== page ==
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History of Cartagena (Cartagena de Indias)
Spanish conquistadors, pirates, battles and siege – the small town of Cartagena de Indias (Cartagena) has a dark and tumultuous history and one that played an important role in Colombia’s fight for independence.
Founded in 1533 by Pedro de Heredia, Cartagena was built on the site of an abandoned Amer-indian settlement, known as Calamarí, which quickly blossomed into a prosperous town and one of the main Spanish ports on the Caribbean coast. It became a popular storehouse for treasures plundered by the Spanish from the Indians and, thus, a tempting target for buccaneers and pirates in the region.
Another factor that enabled the city to develop rapidly was the slave trade, which the King of Spain granted a highly coveted monopoly on this form of commerce and became an official slave-trading centre. Cartagena was subsequently sacked relentlessly throughout the 16th century – the most infamous siege being that led by Sir Francis Drake, who had to be bribed with a huge ransom of 10 million pesos to not raze the town to the ground.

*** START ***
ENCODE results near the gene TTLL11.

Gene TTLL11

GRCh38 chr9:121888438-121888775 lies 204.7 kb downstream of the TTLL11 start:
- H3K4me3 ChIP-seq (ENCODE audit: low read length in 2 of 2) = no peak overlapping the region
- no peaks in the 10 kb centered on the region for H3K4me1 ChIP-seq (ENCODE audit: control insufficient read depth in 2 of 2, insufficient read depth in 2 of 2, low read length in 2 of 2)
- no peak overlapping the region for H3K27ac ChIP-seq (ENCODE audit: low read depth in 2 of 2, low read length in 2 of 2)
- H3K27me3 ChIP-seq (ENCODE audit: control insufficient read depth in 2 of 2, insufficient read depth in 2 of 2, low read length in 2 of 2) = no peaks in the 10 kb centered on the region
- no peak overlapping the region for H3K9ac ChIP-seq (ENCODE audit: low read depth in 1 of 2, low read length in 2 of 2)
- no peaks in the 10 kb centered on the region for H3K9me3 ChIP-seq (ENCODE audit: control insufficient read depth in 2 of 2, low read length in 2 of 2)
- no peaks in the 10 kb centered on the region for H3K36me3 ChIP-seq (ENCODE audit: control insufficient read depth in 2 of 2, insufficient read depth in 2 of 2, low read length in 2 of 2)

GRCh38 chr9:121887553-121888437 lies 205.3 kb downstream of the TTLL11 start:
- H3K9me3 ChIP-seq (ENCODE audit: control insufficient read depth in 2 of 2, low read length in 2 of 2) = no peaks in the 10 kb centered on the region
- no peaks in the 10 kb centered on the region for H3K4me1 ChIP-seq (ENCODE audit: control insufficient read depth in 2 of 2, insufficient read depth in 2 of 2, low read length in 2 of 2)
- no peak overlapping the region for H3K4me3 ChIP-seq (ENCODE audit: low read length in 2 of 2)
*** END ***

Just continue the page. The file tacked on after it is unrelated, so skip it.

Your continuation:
Despite the attacks, Cartagena continued to flourish and in 1650, the Canal del Dique was built, connecting Cartagena Bay with the Río Magdalena, making the town the main gateway for the transport of merchandise into South America and the most important bastion of the Spanish overseas empire.
The Spanish built up a series of forts around the town for protection and in 1741, famous Spanish officer Blas de Lezo, who had only one arm, one leg and one eye, managed to fend off 25,000 English soldiers and their fleet of 186 ships in the greatest attack in the town’s history. He is now regarded as the savior of Cartagena, with a statue in his honor outside the San Felipe Fortress.
Independence from Spain
Cartagena was one of the first towns to proclaim independence from Spain in 1811, prompting other cities to follow suit, and war. It was only in October 1821 that Cartagena finally received liberation when the now famous Simón Bolívar’s patriot forces eventually took the city by sea. The city is known today as ‘La Heroica’, (the Heroic City) in honor of him.
Cartagena began to flourish once more, attracting myriad foreign immigrants and growing dramatically into what is today Colombia’s largest port and most important industrial center. The old walled city is still much the same with beautifully preserved stone buildings and a rich architectural heritage dating back to the town’s original settlement.
Explore Cartagena with limited time
If you are visiting our beautiful city and do not have enough time, here are a few great suggestions from colombia.co
Cartagena Old City Wall
Built in the 16th Century and still an impressive reminder of days gone by
He led Venezuela, Colombia, Panama (part of Colombia during this period), Ecuador, Peru to independence from the Spanish Empire
With the more modern district of Bocagrande in the distance outside the Old City walls
Castillo San Felipe de Barajas
The Fortress dominates approaches to the city by land or sea